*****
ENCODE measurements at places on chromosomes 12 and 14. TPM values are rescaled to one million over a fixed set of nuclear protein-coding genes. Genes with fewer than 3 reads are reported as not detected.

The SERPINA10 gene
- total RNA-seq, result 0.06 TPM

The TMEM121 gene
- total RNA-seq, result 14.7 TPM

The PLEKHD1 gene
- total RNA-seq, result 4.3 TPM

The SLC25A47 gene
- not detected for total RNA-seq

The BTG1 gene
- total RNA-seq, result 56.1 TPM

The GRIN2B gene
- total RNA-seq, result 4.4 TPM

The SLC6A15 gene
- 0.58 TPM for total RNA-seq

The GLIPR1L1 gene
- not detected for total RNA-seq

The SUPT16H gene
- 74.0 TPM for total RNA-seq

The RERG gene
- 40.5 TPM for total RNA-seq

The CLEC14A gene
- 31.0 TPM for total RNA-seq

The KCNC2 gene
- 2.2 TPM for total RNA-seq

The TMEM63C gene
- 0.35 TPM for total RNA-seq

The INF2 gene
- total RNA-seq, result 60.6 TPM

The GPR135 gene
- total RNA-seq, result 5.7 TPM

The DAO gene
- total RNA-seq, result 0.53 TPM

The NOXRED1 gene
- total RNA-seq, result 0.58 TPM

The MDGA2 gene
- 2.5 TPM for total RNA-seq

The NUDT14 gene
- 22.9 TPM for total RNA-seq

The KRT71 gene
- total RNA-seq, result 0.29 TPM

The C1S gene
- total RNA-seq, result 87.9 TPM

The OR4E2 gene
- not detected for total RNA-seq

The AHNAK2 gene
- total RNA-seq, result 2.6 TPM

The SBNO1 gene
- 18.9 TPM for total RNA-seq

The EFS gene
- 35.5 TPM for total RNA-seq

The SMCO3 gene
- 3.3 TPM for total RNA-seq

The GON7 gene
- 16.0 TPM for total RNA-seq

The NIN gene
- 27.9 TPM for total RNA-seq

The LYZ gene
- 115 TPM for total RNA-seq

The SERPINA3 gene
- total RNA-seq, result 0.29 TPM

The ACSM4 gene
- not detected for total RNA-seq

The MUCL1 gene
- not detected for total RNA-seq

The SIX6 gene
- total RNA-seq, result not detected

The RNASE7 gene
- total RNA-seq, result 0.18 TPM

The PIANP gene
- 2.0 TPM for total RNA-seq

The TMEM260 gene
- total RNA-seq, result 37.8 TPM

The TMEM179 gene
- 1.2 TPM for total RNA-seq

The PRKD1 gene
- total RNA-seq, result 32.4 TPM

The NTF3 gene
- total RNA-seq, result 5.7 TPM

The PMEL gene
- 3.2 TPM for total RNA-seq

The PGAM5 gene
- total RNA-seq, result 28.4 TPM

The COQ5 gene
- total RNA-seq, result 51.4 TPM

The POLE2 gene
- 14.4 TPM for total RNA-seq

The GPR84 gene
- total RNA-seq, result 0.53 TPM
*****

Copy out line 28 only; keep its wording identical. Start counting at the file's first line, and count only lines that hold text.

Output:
The INF2 gene